Nigel Pottle and Alfredoi Perez Jimenez discuss the Spanish word "papiroflexia".
When I referred to the words "Paperfolding" and "papierfalten" in a previous posting, I deliberately avoided referring to the Spanish word "Papiroflexia", which would appear to mean exactly the same, because I knew that it was derived somewhat differently from the apparently natural English and German Words.
"Papiroflexia" ultimately derives from the Latin words "papirus" and "flictere", which means "to bend". Papirus primarily meant papirus as we understand it today,which, while it may have been a useful writing merial, was not paper in our modern sense. However, in the later years of the Latin language is also came to be used for paper. Whether there are any Spanish intermediaries between these Latin words and the later Spanish word "papiroflexia" I cannot say.
"Papiroflexia" is not the traditional word for paperfolding in Spain. The traditional term seems to have been "making pajaritas" (or whatever that would be in Spanish). Vicente Palacios could probably tell us more about this.
The philosopher Unamuno invented the word "Cocotologia". I have heard it suggested that for his first writing on the subject, "Apuntes para un tratado de cocotologia", which was an appendix to his novel "Amor y pedagogia", he adopted this word because, in this satiraical work, he didn't want to use the word "pajarita". "Cocotologia" (the pseudo-science of folding paper birds) is derived from the French word cocotte, which means a hen or a chicken. Like the word "pajarita", it also means a bird in the coquettish sense of the word. (Young Englismen still speak of "pulling a bird" when they are bragging about getting the attention of a young woman.)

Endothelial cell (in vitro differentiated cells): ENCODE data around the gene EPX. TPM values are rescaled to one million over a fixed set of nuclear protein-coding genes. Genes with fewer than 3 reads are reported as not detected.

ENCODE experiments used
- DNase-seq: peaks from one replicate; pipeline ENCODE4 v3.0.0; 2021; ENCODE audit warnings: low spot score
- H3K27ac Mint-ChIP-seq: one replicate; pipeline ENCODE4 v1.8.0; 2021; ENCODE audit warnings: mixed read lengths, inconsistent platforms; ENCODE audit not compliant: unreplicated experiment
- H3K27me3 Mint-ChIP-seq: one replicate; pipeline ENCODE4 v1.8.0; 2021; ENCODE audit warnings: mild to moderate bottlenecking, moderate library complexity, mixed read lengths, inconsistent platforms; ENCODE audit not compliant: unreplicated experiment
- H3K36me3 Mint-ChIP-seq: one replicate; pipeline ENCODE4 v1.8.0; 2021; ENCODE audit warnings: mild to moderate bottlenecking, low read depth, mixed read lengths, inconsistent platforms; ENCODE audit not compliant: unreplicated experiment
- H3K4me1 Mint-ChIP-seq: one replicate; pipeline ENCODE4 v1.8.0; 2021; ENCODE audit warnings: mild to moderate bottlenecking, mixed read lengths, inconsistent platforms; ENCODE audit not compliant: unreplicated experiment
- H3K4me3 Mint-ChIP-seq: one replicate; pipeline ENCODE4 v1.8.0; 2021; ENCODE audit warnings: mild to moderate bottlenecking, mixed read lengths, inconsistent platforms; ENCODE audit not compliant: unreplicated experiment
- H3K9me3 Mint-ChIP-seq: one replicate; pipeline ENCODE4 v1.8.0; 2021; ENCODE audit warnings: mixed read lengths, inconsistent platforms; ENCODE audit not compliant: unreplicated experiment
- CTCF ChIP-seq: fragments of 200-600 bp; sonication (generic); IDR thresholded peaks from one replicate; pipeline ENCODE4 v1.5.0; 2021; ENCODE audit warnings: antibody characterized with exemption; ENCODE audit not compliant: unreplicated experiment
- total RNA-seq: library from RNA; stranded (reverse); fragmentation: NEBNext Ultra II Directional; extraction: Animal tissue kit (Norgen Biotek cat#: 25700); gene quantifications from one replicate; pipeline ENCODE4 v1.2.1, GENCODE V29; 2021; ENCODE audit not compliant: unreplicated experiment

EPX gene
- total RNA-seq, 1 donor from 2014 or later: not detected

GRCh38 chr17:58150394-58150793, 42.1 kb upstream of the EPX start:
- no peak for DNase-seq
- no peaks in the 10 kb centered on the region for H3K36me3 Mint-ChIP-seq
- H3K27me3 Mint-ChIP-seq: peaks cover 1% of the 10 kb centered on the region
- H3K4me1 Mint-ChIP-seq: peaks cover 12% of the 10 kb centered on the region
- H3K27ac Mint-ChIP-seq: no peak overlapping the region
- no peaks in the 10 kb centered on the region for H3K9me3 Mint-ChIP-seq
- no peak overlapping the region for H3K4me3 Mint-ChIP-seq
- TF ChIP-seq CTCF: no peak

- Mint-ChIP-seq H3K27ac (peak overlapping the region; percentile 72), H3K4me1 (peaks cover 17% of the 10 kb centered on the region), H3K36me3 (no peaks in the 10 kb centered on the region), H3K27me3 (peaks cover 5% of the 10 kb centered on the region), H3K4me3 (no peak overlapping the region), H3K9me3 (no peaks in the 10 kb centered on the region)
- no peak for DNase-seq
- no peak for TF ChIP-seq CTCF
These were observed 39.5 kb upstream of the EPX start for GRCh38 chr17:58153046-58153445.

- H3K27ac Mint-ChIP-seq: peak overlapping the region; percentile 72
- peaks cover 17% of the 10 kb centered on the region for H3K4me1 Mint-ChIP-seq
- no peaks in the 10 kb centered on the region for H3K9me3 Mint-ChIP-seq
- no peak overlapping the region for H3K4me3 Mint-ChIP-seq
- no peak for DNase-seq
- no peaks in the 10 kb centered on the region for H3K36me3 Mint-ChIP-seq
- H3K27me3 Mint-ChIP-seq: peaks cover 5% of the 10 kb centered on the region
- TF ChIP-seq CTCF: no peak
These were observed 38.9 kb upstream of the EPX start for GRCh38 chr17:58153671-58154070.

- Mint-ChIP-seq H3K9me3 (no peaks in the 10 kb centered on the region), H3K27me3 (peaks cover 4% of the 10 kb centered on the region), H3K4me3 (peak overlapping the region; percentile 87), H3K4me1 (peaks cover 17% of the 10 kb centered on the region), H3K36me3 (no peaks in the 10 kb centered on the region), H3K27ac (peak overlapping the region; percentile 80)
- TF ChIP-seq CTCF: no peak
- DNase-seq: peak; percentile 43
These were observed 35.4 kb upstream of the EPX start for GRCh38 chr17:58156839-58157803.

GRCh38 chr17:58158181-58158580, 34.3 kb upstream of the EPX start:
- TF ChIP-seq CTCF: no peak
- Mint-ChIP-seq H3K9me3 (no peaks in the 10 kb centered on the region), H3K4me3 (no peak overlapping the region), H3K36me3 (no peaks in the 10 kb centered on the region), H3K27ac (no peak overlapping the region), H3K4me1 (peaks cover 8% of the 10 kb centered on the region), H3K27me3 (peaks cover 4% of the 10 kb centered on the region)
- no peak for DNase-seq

But I get side-tracked: back to "Papiroflexia"! I understand that this was a neologism invented by Dr Vicente Solorzano Sagredo, the Spanish doctor who emigrated to Argentina in the early years of the 20th Century, where he took up dentistry and paperfolding. Dr. Solorzano was fond of inventing new words and his many books on paperfolding abound with them. His first book was "Papirolas 1er Manual", which was published in Buenos Aires in 1938. I believe that the word "Papirolas" itself was another of Solorzano's words.
Papirolas 1 has the subtitle "Tratado de Papiroflexia", so he was using the term "papiroflexia" by 1938. He went on to use the word for several of his books aincluding "Papiroflexia elemental", "Tratado de papiroflexia superior" and the work he considered to be his masterpiece, the jumbo-sized, two-volume "Papiroflexia Zoomorfica" (Actually, this is a most disappointing book. Solorzano's most important book by far is his "Tratado de Papiroflexia Superior". (1945) and if he had stopped there, I feel sure his reputation would now be much higher.)
Dr. Solorzano also invented the words "deltoid" and "deltoidologia" , which refer to the shape of the collapsed classic bases, but they have never caught on, in Spain, Argentina or anywhere else.
Papiroflexia Zoomorfica seems to have killed off Solorzano's reputation as a paperfolder . His earlier, much more valuable books are almost imposssible to obtain, so modern paperfolders are entirely unaware of his work. But one thing did remain: the word "papiroflexia" which is still used in Spain as the word for paperfolding.
Fri 03 May 2002